The U.S. government’s policies towards Native Americans in the second half of the nineteenth century were determined by the desire to expand westward into regions inhabited by these Native American tribes. By the 1850s nearly all Native American tribes, roughly 360,000 in number, were living to the west of the Mississippi River. These American Indians, some from the Northwestern and Southeastern territories, were confined to Indian Territory situated in present day Oklahoma, while the Kiowa and Comanche Native American tribes shared the land of the Southern Plains.

The Sioux, Crows and Blackfeet dominated the Northern Plains. These Native American groups experienced adversity as the continuous flow of European immigrants into northeastern American cities pushed a stream of immigrants into the western lands already occupied by these various groups of Indians.

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    The early nineteenth century in the United States was marked by its continual expansion to the Mississippi River. However, due to the Gadsden purchase, that lead to U.S. control of the borderlands of southern New Mexico and Arizona along with the authority over Oregon country, Texas and California; America’s expansion did not end there. Between 1830 and 1860 the U.S. roughly doubled the amount of land under its control.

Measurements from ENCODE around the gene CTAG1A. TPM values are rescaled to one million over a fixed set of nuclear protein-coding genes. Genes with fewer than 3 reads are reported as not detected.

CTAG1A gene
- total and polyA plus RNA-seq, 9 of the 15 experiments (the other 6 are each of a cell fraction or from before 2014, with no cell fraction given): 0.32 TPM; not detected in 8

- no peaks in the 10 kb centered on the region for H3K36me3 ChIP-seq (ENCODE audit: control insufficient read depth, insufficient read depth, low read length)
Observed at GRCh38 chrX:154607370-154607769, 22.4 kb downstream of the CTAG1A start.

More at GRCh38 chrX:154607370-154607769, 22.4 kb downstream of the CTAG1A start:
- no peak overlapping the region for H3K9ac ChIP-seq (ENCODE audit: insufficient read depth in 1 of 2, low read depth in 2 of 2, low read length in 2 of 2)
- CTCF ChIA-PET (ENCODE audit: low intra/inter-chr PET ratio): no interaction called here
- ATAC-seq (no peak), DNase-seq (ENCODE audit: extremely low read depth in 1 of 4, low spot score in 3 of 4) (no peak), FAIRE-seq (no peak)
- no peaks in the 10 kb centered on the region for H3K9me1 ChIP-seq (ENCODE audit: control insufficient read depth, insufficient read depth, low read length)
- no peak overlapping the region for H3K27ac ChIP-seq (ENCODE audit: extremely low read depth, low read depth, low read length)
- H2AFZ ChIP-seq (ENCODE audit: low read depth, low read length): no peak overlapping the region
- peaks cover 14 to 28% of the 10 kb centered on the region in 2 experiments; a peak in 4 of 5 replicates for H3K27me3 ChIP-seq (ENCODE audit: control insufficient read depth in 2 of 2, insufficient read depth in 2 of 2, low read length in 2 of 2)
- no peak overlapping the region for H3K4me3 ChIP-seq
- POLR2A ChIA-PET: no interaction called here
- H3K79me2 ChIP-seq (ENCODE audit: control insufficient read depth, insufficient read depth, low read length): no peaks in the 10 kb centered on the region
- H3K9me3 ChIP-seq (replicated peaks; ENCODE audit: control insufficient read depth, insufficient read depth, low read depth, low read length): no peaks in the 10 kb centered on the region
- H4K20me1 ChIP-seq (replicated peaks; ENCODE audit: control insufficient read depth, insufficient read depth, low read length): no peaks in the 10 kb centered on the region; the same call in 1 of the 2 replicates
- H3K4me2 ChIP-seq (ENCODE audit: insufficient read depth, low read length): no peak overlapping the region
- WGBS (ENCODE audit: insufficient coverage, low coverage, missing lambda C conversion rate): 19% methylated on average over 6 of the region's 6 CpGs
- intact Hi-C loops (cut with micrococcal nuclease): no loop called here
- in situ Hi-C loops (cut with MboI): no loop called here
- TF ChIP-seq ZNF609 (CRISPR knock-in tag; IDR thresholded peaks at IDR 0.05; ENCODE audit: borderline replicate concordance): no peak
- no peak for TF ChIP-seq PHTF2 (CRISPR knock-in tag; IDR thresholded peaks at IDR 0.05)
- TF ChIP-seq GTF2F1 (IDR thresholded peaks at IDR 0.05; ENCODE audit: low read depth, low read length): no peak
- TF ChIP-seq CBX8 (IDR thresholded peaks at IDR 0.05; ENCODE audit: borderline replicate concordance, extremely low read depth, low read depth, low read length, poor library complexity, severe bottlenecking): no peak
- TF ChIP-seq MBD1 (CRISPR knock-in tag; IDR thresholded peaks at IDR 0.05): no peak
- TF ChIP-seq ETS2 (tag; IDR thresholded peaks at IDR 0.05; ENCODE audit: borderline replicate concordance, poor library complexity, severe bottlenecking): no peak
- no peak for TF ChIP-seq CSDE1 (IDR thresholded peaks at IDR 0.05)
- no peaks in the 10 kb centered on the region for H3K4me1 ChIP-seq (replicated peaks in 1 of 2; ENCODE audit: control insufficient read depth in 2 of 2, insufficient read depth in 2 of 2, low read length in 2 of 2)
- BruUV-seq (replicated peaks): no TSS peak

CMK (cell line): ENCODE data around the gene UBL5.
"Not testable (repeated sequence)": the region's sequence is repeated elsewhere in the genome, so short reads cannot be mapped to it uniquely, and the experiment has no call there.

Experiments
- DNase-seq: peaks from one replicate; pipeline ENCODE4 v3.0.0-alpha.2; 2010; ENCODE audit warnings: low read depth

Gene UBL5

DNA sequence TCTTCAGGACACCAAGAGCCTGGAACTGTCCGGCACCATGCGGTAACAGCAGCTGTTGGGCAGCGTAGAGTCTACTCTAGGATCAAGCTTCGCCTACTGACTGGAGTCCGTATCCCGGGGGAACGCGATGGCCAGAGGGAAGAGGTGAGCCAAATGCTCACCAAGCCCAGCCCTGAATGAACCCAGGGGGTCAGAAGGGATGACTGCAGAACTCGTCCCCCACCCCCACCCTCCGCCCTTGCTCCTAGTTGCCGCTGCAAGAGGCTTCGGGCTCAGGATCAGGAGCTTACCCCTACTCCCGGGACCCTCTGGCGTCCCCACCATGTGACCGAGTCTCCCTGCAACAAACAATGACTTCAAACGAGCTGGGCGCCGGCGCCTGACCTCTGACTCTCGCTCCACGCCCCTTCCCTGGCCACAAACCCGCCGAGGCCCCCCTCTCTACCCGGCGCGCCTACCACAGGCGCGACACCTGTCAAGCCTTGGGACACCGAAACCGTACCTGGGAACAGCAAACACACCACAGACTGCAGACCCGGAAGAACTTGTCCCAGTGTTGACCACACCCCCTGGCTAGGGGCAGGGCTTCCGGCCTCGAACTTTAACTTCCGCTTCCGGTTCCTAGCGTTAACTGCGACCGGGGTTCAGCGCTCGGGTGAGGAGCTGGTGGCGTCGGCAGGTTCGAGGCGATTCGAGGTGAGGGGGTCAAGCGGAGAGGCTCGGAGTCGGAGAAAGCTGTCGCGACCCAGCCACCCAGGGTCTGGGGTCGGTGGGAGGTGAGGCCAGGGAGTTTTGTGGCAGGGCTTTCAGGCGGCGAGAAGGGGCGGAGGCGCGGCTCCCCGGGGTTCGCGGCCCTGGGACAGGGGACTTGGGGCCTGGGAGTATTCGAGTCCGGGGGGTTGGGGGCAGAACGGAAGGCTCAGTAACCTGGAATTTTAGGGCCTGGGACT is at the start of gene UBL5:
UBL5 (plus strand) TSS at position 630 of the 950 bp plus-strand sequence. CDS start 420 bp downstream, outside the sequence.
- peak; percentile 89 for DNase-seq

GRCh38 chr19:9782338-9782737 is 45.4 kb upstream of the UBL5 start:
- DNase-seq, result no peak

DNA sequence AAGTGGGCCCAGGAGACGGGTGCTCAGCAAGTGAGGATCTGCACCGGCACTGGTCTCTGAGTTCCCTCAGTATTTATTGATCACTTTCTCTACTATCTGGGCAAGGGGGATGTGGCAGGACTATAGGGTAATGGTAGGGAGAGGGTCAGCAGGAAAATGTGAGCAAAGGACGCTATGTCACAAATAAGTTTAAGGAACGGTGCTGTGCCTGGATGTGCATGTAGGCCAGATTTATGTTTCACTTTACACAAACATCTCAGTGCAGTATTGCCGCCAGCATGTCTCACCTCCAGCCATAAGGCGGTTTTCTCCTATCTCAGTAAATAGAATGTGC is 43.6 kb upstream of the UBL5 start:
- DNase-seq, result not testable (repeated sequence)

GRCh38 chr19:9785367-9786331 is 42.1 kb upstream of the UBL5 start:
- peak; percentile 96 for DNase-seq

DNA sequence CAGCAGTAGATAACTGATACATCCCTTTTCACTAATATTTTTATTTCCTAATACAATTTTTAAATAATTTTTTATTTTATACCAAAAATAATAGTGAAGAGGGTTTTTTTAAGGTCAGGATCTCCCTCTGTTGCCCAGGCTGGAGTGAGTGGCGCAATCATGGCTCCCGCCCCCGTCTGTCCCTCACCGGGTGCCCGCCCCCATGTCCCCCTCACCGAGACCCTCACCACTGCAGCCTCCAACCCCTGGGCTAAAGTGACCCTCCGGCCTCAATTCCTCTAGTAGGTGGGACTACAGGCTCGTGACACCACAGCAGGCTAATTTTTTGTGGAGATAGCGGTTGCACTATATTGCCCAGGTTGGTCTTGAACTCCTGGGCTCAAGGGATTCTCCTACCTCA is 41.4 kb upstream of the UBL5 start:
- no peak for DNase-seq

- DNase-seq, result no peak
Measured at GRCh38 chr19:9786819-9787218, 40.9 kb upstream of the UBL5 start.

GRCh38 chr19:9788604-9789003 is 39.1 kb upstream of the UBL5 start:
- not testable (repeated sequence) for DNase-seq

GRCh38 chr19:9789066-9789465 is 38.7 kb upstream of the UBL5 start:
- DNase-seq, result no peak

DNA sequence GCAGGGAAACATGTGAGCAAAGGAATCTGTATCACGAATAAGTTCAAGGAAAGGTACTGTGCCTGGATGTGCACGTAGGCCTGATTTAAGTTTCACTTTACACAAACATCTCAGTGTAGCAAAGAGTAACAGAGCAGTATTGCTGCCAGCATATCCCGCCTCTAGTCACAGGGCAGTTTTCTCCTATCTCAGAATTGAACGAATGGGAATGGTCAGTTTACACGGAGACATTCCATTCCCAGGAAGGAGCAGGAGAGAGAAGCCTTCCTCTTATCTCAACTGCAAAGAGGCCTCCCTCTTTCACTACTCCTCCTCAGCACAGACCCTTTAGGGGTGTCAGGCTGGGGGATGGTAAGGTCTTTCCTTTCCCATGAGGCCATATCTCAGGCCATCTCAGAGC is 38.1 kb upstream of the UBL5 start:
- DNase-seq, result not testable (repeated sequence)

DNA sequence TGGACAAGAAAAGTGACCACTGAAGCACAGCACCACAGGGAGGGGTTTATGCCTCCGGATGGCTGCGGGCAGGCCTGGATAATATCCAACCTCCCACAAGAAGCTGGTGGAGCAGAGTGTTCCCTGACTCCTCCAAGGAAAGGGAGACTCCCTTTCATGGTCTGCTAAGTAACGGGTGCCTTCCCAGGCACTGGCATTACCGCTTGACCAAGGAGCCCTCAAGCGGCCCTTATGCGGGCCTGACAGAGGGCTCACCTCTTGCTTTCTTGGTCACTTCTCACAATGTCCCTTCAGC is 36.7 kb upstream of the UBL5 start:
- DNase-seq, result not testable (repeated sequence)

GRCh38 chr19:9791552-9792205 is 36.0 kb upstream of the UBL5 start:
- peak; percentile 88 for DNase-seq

These territorial gains coincided with the arrival of troves of European and Asian immigrants who wanted to join the surge of American settlers heading west. This, partnered with the discovery of gold in 1849, presented attractive opportunities for those willing to make the long journey westward. As a result, with the military’s protection and the U.S. government’s assistance, many settlers set about building their homesteads in the Great Plains and other areas of the Native American tribe-inhabited West.

    signing the treaty of traverse des sioux

    Native American Tribes


    Native American Policy can be defined as the regulations and procedures established and adapted in the United States to outline the relationship between Native American tribes and the federal government. When the United States initially became an independent country, it adopted the European policies towards these indigenous peoples, but over two centuries the U.S. tailored its own widely varying regulations regarding the changing perspectives and necessities of Native American supervision.